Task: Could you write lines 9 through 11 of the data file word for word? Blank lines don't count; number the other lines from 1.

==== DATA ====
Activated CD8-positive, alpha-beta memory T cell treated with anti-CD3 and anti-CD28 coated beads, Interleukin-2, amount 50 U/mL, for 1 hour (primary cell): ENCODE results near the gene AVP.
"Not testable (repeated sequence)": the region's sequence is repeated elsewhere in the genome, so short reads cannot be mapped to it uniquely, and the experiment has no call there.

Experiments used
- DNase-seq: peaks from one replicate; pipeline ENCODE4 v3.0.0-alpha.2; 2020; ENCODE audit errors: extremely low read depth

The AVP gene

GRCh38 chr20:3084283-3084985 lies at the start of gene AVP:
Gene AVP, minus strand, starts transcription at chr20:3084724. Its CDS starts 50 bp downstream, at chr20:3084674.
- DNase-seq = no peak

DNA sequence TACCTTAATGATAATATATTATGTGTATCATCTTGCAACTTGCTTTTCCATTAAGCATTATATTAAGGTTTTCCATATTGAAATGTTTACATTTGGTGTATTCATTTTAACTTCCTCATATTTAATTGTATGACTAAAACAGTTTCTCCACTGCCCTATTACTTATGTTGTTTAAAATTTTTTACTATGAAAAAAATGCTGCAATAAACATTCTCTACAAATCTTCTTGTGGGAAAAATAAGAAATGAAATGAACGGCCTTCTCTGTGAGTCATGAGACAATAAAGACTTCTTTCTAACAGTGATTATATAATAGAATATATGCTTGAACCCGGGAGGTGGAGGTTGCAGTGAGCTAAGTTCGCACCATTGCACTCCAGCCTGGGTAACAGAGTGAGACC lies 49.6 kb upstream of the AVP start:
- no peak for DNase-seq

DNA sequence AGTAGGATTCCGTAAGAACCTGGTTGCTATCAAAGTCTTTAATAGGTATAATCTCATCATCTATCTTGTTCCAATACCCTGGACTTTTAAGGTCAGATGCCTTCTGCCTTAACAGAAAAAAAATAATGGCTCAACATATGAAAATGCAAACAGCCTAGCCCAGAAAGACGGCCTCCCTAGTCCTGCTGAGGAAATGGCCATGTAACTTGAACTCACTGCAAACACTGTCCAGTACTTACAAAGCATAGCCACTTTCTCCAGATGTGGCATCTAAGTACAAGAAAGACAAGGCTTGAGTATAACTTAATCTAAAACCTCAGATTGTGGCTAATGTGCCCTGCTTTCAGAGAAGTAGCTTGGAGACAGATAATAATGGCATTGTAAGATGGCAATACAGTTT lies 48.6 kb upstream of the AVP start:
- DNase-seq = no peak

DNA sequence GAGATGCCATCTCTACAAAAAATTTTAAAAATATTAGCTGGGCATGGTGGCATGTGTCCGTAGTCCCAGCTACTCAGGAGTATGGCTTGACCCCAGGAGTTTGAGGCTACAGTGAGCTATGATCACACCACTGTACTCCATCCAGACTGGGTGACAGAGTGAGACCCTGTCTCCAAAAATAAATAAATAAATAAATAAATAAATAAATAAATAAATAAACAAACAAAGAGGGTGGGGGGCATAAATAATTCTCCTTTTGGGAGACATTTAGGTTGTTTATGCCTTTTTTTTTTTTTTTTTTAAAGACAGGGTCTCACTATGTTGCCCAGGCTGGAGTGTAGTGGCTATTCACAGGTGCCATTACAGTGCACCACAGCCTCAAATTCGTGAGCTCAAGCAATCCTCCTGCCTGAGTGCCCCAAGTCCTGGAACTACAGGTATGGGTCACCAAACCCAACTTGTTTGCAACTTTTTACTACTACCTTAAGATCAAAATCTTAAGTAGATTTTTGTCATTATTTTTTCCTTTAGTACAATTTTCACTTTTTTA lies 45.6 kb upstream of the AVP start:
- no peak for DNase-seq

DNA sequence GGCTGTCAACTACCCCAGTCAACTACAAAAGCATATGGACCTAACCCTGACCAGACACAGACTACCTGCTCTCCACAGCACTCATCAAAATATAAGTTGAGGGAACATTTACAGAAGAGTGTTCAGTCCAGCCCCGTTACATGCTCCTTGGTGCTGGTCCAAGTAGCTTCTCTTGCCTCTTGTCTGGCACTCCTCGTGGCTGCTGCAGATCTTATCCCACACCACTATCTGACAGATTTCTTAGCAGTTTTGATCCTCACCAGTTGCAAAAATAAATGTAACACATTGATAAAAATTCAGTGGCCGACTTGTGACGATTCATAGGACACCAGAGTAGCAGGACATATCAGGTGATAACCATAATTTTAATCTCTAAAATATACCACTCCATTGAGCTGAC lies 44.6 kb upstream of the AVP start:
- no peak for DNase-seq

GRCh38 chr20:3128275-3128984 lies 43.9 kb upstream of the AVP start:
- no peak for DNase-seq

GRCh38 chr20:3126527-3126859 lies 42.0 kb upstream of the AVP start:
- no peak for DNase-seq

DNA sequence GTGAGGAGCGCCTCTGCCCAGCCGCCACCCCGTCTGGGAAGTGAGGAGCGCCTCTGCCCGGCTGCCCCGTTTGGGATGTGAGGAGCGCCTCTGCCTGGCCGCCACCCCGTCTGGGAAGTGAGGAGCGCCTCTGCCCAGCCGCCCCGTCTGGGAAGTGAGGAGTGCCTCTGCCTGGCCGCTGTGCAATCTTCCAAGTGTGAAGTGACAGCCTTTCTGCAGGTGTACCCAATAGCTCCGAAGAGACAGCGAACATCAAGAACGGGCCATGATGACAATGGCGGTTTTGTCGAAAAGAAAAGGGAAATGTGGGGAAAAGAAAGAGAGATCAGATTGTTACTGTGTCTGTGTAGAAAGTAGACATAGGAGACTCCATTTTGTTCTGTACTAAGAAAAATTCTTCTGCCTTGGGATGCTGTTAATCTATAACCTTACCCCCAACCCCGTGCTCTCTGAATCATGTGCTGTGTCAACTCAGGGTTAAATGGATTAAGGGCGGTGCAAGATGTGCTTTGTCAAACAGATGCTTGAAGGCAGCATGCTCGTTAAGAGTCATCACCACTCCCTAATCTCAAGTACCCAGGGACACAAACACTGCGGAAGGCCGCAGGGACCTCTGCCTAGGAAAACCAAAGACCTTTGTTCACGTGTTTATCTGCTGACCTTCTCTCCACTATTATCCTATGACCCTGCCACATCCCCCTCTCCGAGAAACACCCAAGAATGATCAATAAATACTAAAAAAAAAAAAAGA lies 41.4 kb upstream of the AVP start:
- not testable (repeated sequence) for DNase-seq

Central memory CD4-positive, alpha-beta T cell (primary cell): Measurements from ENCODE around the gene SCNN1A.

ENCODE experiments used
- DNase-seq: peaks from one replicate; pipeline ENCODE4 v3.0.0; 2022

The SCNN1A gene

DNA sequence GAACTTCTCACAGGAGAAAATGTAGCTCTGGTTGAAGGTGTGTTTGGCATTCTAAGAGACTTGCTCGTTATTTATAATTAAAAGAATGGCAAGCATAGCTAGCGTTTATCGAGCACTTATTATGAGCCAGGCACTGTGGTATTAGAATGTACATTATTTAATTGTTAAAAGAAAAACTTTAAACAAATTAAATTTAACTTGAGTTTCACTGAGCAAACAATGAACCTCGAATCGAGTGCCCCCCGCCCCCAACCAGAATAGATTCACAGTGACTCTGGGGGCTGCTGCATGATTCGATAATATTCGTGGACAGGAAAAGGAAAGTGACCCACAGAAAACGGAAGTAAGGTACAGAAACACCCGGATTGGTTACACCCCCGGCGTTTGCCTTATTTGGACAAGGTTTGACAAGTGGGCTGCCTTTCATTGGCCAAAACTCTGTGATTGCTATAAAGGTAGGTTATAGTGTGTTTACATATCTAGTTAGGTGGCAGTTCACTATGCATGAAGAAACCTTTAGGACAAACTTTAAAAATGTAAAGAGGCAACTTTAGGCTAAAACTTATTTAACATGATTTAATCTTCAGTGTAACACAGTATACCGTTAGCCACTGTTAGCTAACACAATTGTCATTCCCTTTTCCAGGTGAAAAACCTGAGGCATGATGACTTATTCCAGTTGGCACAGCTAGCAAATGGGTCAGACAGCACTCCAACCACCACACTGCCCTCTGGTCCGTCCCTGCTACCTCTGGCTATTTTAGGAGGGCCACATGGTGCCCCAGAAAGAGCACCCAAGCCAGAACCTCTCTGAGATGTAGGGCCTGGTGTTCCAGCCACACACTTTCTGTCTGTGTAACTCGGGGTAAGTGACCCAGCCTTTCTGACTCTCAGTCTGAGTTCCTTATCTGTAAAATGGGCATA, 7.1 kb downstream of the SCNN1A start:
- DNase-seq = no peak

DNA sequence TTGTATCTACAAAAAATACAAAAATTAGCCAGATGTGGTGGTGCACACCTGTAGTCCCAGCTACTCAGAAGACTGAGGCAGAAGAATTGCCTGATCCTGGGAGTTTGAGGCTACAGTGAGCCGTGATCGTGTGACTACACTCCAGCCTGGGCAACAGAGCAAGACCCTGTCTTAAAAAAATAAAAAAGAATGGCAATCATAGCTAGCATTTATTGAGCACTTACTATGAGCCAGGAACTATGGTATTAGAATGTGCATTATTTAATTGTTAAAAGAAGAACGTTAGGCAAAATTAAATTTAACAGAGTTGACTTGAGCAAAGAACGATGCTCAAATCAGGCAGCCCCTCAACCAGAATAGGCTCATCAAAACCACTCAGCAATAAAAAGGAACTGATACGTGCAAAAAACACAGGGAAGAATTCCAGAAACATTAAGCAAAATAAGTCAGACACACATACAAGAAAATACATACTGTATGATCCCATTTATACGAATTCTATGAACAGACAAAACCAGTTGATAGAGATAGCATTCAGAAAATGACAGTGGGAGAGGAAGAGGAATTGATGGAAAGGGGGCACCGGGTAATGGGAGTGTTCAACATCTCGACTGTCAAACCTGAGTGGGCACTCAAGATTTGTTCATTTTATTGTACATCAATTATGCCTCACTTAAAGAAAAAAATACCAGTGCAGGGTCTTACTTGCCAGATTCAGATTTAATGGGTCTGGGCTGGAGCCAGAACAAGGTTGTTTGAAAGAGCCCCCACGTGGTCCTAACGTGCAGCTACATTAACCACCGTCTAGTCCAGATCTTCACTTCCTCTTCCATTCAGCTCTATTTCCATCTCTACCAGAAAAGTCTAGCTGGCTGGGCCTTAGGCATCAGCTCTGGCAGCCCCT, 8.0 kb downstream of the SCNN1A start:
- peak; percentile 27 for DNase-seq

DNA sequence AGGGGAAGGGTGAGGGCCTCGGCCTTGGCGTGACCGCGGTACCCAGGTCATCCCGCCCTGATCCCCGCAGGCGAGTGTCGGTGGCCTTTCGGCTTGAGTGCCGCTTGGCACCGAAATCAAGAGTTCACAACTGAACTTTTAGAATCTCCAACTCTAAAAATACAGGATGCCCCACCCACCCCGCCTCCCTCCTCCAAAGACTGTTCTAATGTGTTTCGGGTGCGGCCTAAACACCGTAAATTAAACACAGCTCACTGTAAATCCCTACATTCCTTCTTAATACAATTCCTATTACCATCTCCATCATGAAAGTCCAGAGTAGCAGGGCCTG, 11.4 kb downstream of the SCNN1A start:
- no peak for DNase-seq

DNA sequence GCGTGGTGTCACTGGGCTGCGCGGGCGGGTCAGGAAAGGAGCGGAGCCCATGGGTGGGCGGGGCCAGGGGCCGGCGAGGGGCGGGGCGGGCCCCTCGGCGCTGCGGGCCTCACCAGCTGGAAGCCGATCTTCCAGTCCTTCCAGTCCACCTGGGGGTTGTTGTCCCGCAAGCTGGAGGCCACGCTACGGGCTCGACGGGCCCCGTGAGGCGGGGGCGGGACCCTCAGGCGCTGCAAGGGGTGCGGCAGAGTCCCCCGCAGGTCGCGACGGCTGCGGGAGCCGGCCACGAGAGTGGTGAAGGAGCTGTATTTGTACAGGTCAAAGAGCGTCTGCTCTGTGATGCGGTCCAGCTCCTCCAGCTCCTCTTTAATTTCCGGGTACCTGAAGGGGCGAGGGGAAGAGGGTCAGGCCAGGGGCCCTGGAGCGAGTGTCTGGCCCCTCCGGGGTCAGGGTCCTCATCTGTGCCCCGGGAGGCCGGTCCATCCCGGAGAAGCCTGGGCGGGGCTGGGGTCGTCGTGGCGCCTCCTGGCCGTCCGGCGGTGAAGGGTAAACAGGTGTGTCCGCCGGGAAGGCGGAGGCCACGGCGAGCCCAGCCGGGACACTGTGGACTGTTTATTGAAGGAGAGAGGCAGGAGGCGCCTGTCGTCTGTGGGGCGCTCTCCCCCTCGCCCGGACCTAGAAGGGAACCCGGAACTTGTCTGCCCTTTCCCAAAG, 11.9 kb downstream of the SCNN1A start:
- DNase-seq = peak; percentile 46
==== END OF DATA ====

DNA sequence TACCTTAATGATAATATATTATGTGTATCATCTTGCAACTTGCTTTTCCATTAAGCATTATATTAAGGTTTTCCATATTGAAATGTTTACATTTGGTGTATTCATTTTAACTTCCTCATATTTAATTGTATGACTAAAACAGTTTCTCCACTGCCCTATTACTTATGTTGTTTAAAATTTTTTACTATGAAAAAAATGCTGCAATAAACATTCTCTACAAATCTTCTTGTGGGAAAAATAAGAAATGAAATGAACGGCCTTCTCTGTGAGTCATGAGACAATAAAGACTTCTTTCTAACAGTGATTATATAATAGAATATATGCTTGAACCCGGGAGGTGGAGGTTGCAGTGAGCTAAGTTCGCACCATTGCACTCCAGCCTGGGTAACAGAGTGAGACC lies 49.6 kb upstream of the AVP start:
- no peak for DNase-seq

DNA sequence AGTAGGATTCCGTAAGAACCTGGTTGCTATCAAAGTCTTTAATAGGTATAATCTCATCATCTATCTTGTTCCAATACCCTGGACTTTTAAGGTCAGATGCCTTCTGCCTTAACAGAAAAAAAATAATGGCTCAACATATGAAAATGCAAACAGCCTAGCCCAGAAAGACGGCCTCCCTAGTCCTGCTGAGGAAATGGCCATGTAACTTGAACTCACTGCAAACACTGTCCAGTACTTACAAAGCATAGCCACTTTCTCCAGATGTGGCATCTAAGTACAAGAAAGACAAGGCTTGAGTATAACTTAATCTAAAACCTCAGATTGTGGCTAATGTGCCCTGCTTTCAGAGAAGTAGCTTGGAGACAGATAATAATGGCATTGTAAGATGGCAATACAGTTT lies 48.6 kb upstream of the AVP start: